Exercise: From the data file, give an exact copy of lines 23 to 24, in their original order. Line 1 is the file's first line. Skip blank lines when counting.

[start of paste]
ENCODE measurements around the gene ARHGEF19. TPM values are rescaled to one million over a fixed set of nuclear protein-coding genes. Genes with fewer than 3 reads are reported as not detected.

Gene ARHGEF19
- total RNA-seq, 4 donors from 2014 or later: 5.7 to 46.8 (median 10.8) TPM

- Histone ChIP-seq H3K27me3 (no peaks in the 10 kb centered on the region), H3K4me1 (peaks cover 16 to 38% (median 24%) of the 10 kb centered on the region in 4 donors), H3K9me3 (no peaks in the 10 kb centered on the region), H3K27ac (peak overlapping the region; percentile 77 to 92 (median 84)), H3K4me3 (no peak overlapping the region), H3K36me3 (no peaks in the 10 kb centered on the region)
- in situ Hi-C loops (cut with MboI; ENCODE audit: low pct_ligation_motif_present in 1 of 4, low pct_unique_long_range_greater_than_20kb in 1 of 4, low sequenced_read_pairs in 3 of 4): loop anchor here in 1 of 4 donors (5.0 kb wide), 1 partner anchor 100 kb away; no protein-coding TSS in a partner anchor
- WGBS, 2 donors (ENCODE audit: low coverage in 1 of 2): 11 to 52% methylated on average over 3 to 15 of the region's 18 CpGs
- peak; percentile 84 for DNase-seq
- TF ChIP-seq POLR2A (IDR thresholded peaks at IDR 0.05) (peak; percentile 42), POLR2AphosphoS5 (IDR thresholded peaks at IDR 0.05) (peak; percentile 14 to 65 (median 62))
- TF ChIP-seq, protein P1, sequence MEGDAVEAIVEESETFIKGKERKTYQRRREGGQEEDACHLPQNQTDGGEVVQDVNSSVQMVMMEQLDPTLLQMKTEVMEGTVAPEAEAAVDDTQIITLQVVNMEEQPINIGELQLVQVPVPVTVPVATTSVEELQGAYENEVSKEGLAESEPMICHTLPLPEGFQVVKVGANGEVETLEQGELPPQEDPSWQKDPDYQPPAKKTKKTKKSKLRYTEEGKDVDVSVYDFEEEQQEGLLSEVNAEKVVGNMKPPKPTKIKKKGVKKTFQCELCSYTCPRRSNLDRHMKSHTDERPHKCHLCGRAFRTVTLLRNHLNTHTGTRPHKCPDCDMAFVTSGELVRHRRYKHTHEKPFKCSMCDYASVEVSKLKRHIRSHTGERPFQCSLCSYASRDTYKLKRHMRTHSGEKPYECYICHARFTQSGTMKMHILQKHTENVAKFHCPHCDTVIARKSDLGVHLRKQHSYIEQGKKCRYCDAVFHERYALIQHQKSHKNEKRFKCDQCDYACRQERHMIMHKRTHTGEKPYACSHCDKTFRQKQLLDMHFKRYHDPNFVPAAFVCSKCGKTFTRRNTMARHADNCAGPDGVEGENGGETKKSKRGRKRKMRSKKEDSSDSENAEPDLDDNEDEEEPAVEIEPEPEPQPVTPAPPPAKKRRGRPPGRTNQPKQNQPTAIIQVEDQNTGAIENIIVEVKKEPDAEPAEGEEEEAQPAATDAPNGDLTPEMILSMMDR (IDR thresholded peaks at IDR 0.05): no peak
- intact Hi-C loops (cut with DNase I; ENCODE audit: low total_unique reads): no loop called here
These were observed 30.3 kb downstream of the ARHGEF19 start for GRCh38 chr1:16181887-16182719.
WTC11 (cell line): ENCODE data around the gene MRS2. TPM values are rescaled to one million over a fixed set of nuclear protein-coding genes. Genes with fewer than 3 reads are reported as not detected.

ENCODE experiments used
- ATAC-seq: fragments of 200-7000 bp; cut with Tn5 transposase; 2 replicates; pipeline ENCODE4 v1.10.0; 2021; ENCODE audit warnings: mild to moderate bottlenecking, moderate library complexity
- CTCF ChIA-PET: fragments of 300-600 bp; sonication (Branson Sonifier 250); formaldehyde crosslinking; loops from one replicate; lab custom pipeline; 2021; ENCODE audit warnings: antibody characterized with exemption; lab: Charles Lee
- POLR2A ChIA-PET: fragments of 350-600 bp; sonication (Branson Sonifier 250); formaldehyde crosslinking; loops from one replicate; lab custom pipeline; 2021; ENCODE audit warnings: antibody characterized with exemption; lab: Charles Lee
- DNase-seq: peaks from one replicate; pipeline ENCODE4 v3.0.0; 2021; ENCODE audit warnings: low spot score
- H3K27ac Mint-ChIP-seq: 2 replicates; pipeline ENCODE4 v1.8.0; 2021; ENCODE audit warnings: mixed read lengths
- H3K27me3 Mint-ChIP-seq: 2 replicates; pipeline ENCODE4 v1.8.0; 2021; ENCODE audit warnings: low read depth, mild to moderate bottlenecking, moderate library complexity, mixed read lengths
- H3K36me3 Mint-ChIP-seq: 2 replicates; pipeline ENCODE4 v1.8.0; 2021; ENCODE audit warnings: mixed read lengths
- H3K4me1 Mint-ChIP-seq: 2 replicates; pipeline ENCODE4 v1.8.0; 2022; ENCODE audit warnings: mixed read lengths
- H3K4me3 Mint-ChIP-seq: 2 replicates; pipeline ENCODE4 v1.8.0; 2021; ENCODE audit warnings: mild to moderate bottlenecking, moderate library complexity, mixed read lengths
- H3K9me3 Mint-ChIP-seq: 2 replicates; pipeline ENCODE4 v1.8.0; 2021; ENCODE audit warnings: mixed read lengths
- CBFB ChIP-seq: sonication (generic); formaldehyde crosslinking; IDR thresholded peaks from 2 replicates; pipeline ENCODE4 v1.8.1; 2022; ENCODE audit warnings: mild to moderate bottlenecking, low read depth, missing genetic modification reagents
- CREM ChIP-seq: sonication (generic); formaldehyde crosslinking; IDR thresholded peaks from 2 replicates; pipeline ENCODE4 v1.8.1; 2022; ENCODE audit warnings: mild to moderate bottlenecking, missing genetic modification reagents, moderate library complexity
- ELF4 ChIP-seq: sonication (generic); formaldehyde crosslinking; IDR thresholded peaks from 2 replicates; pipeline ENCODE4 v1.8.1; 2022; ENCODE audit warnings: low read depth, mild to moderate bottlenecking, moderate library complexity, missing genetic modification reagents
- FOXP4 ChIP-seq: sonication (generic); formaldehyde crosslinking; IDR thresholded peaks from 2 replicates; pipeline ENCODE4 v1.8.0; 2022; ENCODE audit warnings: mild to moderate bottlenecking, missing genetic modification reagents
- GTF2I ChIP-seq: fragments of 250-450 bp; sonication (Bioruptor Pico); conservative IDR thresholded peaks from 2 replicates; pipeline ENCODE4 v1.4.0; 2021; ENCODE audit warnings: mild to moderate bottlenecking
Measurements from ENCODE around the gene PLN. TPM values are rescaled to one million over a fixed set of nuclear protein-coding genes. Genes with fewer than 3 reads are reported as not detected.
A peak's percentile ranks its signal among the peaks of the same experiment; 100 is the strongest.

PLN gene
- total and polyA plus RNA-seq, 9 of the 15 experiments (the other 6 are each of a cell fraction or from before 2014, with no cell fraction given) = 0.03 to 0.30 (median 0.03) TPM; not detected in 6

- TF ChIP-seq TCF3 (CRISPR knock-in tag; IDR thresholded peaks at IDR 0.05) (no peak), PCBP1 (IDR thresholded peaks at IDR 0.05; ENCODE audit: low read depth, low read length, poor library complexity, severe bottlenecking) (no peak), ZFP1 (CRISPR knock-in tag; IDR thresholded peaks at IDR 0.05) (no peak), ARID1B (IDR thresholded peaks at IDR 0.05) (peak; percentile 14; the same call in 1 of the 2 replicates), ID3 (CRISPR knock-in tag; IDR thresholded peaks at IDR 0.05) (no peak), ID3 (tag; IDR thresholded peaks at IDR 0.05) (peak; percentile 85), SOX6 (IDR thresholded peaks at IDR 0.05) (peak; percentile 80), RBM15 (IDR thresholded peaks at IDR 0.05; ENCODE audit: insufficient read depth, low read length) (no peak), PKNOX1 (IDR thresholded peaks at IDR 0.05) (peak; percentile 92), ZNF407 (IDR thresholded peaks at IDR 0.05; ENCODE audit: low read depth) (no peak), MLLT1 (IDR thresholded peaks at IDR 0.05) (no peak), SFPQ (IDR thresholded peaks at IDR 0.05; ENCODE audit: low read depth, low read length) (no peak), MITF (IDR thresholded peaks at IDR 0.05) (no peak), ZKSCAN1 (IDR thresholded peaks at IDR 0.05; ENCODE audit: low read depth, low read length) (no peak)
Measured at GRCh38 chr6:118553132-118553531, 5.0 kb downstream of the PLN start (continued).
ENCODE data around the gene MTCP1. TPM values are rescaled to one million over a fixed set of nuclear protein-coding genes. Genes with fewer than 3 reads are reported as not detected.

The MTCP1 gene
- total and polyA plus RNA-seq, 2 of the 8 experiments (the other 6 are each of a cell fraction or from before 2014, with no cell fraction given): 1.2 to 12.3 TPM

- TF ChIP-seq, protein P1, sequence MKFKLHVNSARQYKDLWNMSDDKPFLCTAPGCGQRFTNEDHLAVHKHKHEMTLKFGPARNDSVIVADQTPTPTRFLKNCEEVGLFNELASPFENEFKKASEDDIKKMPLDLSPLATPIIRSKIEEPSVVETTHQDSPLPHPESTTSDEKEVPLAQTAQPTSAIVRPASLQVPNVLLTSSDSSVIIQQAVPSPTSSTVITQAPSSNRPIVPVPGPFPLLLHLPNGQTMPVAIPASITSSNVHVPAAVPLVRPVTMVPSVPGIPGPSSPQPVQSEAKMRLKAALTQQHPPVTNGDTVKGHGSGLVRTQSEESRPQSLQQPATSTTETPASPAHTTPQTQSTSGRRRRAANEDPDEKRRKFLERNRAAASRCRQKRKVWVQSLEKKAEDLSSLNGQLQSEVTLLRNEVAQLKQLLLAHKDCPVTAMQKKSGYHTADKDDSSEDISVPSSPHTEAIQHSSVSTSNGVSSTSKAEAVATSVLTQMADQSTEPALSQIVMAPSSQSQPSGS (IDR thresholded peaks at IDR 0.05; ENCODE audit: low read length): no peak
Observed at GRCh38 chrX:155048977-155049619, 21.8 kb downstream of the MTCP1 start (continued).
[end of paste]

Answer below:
- H3K9me3 Mint-ChIP-seq: 2 replicates; pipeline ENCODE4 v1.8.0; 2021; ENCODE audit warnings: mixed read lengths
- CBFB ChIP-seq: sonication (generic); formaldehyde crosslinking; IDR thresholded peaks from 2 replicates; pipeline ENCODE4 v1.8.1; 2022; ENCODE audit warnings: mild to moderate bottlenecking, low read depth, missing genetic modification reagents